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A Look at Positive Women’s Organising in Malawi, 2005 to 2014

It is hard to conceive the magnitude of what Malawian women activist leaders with whom JASS works and the hundreds of women they represent in their communities have accomplished through their organising and the Our Bodies, Our Lives Campaign for Better ARVs.

The numbers are certainly there with over 6000 people directly reached by the campaign; awareness-raising radio programmes and talk shows that reach approximately 75% of Malawi’s 16 million population; women activists in 22 districts of the country advocating not just for access to treatment but also for targeted healthcare that responds to women’s needs without discrimination. That’s not all, women activists are also standing up in their communities to access the kinds of resources they need for survival in a context that is increasingly difficult for women economically, and challenging their local leadership and chiefs to make provision for women’s livelihoods so that they can lead fulfilled lives.

But these numbers and achievements only tell a fraction of the story. What of the personal, what of the individual women and collectives and their experiences and stories of transformation? Of women like Judith, a woman activist leader from northern Malawi, who proudly declared at a recent campaign meeting:

“I know now that I must not remain in the master’s house [code for patriarchal society that oppresses women; based on Audre Lorde’s The Master’s Tools Will Never Dismantle the Master’s House] and I know how to move out from it. In my community I have helped many people who have been violated. They don’t go to the village head, they come to my house because [they know I will fight for them]. That’s why I call myself ‘the local lawyer’.”

Or Tiwonge, who stood up to the chief of her district when he refused to give HIV positive women access to vital seeds and fertilisers:

“The rage I felt in my heart, the anger at being belittled catalysed my courage, consciousness, and integrity to the fullest; this made me rise in rebellion against what obeying the chief, it prompted me to reject all the rewards for such obedience.  Having seen that my position was not shifting, he agreed to declare his status openly. He apologised to the community and today he talks and behaves like an HIV activist.”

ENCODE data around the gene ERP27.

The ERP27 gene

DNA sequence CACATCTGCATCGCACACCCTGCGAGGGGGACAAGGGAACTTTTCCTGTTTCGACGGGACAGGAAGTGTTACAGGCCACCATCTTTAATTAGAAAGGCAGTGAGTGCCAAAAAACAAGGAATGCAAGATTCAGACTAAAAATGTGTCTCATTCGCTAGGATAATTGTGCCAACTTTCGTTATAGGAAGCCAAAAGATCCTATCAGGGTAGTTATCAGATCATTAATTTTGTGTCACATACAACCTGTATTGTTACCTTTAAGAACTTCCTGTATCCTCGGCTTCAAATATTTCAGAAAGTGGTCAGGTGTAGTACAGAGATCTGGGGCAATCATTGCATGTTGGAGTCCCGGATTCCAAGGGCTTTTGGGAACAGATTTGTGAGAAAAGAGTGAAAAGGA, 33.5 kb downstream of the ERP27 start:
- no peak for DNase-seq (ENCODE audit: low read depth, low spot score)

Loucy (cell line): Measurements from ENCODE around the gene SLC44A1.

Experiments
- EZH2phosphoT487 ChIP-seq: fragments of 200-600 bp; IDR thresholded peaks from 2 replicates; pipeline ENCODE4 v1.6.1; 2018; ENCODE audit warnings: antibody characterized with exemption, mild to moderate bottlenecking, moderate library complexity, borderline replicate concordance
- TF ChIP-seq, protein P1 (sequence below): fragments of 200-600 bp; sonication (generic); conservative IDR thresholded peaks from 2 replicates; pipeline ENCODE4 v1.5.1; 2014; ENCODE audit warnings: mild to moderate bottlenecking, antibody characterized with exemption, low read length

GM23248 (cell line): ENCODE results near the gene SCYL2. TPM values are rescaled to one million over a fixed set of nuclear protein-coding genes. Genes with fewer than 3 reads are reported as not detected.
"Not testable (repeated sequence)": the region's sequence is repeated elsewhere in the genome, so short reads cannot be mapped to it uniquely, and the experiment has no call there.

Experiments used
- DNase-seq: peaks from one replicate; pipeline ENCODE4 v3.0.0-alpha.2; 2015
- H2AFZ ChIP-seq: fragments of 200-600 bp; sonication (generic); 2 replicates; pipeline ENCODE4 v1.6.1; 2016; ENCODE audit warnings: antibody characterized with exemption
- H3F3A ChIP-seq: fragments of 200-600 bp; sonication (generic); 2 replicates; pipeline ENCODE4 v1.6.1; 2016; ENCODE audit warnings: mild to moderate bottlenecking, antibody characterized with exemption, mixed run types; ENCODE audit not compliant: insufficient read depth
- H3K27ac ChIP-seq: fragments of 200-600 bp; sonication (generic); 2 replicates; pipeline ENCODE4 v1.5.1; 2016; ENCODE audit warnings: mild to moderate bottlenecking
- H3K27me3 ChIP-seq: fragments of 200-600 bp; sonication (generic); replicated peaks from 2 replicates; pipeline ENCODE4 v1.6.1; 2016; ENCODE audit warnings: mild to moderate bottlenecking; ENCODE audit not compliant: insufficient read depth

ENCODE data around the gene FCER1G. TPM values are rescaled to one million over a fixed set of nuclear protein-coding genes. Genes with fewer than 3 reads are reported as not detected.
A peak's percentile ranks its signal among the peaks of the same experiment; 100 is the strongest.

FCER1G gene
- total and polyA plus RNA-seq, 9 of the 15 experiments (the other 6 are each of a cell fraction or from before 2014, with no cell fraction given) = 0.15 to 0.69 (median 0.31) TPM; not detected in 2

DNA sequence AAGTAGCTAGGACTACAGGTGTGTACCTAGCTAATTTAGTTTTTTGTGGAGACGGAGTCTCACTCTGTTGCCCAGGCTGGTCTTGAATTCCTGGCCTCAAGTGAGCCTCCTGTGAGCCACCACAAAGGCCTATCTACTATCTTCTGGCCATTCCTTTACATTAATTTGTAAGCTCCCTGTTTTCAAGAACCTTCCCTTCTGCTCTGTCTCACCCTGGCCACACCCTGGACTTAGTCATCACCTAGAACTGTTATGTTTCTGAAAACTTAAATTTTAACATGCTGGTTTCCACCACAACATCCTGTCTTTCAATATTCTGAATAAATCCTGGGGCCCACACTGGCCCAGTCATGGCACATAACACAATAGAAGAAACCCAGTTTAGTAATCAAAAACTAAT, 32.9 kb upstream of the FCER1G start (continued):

Judith and Tiwonge are just two examples of the radical steps women are taking in their communities as leaders, as change agents not just in their own lives but in their households, their communities, their districts and their country.Women activists at the JASS Malawi Feminist Movement Builders School

We asked Everjoice Win, JASS Southern Africa (JASS SNA) advisor, to reflect on the parts of the story which she’s experienced as someone who took part in the initial conversations  about JASS’ HIV agenda in the southern African region way back in 2005-2007 and who is now involved again, working alongside women activists through JASS SNA’s feminist movement builders’ schools. In Malawi, JASS has hosted three regional feminist movement builders’ schools with over 60 women from across the country, as popular education spaces that grapple with critical issues such as power, feminism, feminist movement building, sex, sexuality and HIV treatment literacy for activists.

Maggie Mapondera: Given your experience with JASS’ work in Malawi, from the beginning to the schools you have co-facilitated (the latest regional school took place in Blantyre, Malawi in August 2014), what are your thoughts?  What has struck you?

Everjoice Win: As you know, I was involved in the beginnings of this conversation going back to 2005, when at the time (and not just in Malawi but in the region as well), there was a concern that although the world had woken up to “discover” women living with HIV and that these very women were on the frontline of the struggle given they were the most affected on multiple axes—when it came to money and programming, there was very little happening. At the time, JASS was not the only organisation grappling with how to work with positive women and indeed with women on all sorts of issues.